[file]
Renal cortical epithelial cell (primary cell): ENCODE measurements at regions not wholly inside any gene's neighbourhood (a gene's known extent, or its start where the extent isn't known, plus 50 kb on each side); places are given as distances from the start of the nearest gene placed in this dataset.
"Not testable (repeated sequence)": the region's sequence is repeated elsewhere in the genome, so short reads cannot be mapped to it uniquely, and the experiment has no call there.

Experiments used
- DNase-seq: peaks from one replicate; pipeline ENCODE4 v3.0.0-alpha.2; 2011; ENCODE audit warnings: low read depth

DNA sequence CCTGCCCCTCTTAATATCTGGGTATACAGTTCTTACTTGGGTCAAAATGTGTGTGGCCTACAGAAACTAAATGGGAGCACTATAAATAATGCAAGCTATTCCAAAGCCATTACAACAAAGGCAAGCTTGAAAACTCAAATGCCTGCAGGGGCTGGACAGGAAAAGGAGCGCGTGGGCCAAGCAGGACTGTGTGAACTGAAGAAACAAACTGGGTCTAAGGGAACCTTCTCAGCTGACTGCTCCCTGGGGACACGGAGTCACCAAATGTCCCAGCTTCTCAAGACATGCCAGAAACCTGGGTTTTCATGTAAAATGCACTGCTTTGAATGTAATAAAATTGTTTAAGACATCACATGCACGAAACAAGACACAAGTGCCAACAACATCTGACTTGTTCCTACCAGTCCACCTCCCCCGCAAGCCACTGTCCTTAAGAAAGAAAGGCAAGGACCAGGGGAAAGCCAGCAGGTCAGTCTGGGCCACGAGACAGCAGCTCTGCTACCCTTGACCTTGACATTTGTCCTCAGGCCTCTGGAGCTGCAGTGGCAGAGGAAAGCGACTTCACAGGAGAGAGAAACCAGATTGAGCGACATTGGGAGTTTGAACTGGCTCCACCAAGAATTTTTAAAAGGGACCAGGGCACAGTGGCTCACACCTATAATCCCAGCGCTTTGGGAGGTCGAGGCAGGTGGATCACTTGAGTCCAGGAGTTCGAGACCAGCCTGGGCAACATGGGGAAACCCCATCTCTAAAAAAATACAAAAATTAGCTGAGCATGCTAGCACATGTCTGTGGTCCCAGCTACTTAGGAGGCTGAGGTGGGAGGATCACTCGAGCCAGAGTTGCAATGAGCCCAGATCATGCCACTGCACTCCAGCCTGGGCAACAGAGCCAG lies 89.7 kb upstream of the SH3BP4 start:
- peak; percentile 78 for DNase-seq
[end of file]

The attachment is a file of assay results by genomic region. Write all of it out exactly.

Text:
Renal cortical epithelial cell (primary cell): ENCODE measurements at regions not wholly inside any gene's neighbourhood (a gene's known extent, or its start where the extent isn't known, plus 50 kb on each side); places are given as distances from the start of the nearest gene placed in this dataset.
"Not testable (repeated sequence)": the region's sequence is repeated elsewhere in the genome, so short reads cannot be mapped to it uniquely, and the experiment has no call there.

Experiments used
- DNase-seq: peaks from one replicate; pipeline ENCODE4 v3.0.0-alpha.2; 2011; ENCODE audit warnings: low read depth

DNA sequence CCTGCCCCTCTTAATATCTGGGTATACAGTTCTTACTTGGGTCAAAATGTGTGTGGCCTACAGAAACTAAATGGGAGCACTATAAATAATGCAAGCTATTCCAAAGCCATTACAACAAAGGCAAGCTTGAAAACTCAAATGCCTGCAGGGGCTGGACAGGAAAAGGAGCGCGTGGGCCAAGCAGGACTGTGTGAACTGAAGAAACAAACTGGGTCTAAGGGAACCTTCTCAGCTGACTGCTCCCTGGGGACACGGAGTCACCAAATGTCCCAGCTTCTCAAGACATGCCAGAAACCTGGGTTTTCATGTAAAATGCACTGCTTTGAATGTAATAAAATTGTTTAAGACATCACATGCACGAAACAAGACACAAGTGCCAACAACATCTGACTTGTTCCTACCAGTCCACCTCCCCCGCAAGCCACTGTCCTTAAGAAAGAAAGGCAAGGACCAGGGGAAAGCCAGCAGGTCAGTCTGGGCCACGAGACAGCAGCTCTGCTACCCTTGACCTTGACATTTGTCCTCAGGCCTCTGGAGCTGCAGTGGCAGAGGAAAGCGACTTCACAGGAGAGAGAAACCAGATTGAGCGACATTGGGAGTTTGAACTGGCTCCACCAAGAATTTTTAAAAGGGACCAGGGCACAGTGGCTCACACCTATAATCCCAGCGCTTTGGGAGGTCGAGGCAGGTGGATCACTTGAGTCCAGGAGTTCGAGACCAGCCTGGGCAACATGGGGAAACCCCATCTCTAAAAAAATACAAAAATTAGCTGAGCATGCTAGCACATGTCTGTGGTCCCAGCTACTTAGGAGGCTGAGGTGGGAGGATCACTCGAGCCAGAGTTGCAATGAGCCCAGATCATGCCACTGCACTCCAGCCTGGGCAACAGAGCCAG lies 89.7 kb upstream of the SH3BP4 start:
- peak; percentile 78 for DNase-seq